The Multi-Column CSS3 Module

For over six years, CSS3 columns have been available to us; yet, strangely, they’re rarely utilized. Because they currently are only supported in Mozilla and Webkit-based browsers, this means that – again – no support in Internet Explorer. But that’s okay! The world will not end if IE users see one longer paragraph. I’ll show you how to use this helpful module in today’s video quick tip…

Remembering: The CSS3 Multi-Column Layout Module

Because I will not shut up about CSS3, this time I’ve decided to show you a little bit of the multi-column layout module. This module allows you to layout the content of an element in multiple columns, like flowing text on a newspaper-type layout…

Create Sidebars of Equal Height with Faux Columns

CSS can sometimes be a tricky business. There are times when even the simplest of layouts take some serious brainstorming! One of those frustrating times is when you want to create a series of columns of equal height, but the content in one column might be longer than the next. Here’s where the Faux Column technique steps in, let’s take a look at how this solution can make even the most complicated layout a breeze to code up…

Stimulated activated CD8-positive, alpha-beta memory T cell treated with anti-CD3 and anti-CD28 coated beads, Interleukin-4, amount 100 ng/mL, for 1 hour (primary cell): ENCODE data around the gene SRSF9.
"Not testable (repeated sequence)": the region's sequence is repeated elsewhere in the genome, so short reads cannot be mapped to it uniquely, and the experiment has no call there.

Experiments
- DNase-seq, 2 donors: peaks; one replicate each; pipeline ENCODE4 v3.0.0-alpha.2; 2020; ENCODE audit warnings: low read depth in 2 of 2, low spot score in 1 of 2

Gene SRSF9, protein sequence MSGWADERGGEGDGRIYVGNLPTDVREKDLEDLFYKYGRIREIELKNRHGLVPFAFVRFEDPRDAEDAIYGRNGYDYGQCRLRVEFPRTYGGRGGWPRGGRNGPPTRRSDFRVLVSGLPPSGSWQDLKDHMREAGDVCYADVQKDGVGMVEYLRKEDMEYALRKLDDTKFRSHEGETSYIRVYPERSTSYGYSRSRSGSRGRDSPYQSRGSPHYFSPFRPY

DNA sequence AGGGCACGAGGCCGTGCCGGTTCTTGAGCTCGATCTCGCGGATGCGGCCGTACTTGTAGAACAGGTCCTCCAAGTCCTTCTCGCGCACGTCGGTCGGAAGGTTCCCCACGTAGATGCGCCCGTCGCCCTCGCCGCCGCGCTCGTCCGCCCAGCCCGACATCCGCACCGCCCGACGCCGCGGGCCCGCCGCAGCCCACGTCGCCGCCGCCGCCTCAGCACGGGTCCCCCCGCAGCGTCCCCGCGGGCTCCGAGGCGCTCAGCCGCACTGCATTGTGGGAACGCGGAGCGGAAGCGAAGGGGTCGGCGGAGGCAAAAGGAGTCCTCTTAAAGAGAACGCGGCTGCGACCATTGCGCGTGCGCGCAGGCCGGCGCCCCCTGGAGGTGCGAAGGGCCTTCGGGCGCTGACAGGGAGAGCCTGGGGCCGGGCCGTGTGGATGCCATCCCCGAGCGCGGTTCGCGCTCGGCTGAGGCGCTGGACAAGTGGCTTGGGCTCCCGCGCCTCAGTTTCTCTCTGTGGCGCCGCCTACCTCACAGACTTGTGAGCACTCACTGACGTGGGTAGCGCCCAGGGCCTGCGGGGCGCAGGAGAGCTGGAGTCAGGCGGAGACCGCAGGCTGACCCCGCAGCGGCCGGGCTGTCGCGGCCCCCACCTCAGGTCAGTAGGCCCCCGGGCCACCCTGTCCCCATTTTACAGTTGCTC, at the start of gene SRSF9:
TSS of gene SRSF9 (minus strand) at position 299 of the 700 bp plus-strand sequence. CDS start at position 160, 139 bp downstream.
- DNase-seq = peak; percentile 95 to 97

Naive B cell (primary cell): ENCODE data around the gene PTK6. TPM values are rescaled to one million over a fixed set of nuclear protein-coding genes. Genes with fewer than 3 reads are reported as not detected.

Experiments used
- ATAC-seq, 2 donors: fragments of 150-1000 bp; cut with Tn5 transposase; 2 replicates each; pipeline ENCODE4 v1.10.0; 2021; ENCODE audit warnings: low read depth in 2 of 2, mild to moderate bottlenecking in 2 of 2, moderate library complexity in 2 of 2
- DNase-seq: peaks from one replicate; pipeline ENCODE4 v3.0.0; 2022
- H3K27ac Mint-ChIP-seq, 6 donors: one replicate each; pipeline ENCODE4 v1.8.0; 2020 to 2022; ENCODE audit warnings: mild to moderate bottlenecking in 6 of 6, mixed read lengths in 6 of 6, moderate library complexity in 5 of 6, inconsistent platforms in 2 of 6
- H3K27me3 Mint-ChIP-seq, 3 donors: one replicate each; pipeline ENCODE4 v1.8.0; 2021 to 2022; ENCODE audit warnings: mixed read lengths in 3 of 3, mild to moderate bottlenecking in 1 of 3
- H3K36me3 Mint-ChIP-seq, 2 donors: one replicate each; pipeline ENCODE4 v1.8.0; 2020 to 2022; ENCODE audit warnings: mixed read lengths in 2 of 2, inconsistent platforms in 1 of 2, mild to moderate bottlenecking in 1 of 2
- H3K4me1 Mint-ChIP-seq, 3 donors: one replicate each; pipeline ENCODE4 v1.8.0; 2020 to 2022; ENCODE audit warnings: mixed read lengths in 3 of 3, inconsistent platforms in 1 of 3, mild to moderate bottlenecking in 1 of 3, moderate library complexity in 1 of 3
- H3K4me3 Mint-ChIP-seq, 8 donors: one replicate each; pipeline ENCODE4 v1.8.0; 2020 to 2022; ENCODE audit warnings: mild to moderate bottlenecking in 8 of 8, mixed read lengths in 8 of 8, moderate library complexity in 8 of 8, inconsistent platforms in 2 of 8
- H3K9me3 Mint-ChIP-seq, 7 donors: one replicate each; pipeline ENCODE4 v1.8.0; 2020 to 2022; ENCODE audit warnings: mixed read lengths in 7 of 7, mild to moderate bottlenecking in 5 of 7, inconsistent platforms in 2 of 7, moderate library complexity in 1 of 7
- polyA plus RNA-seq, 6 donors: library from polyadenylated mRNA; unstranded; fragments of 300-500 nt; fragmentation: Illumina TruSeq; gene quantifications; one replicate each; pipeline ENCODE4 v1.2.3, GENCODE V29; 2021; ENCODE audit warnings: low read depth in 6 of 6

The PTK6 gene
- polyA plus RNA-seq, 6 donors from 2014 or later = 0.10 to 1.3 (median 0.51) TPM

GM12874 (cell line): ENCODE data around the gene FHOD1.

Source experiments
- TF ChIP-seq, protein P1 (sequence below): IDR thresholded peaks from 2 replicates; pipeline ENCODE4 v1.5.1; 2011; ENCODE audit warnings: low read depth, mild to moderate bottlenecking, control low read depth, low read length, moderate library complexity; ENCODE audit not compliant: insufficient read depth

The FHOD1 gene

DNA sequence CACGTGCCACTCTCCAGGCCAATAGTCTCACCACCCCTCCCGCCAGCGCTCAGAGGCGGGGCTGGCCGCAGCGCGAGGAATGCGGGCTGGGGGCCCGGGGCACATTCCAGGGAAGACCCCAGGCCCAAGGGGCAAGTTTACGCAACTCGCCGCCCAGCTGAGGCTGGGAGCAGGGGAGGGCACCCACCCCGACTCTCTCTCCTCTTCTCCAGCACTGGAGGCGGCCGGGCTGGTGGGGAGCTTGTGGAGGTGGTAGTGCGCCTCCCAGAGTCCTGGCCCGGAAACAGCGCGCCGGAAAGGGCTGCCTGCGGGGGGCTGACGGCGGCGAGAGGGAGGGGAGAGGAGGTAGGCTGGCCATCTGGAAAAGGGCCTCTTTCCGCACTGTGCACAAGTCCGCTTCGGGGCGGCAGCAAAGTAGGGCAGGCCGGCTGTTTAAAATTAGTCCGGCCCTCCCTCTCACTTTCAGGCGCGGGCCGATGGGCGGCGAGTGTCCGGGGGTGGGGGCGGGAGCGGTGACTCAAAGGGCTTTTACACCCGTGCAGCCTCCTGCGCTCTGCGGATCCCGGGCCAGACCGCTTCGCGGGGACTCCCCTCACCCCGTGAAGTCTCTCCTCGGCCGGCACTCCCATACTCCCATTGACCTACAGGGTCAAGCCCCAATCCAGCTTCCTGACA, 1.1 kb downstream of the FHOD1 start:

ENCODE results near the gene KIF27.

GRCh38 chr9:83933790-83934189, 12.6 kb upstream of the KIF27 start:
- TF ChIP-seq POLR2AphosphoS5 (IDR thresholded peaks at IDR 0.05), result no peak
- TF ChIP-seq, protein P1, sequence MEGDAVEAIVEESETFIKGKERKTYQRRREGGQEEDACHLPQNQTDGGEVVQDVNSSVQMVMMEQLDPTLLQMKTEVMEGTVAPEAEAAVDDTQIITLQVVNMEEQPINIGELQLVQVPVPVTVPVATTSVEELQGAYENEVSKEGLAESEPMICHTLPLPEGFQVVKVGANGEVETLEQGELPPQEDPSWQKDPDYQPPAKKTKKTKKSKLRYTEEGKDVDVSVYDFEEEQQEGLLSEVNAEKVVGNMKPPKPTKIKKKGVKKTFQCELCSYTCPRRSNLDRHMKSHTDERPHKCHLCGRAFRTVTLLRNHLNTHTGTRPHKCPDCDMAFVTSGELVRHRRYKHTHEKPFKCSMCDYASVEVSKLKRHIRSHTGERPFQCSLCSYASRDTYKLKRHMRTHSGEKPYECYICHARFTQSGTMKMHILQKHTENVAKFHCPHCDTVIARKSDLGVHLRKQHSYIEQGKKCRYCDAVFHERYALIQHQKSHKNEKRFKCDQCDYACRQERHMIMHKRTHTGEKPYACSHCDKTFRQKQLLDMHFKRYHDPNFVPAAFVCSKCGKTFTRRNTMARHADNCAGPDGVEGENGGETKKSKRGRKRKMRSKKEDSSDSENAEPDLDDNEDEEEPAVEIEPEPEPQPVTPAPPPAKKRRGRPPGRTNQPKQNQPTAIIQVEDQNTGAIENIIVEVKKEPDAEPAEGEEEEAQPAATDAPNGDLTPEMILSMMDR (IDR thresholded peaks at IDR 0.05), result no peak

Really Simple CSS Trick for Equal Height Columns

This tutorial describes a really simple CSS trick to implement a fake equal height columns effect using the CSS properties position:absolute and border. Before to proceed I suggest you to download my CSS 2 Visual Cheat Sheet for a practical reference guide to CSS 2 properties that can help you understand concepts illustrated in this post…

Multi-column layout with CSS3 and some JavaScript

There’s a common newspaper and print layout method where the text of an article is arranged over several columns. This makes the article easer to read and looks quite nice visually. Wouldn’t it be great if you could do this with CSS? Well, in fact this is perfectly possible using the multi-column layout module that is part of the CSS3 specification. Whilst browser support for this is patchy, the module is approaching candidate recommendation status, and the method can still be implemented using proprietary but well-supported CSS rule prefixes like -moz- and -webkit- in your style sheets. For browsers that do not support the multi-column layout module in any form, there’s a useful JavaScript solution…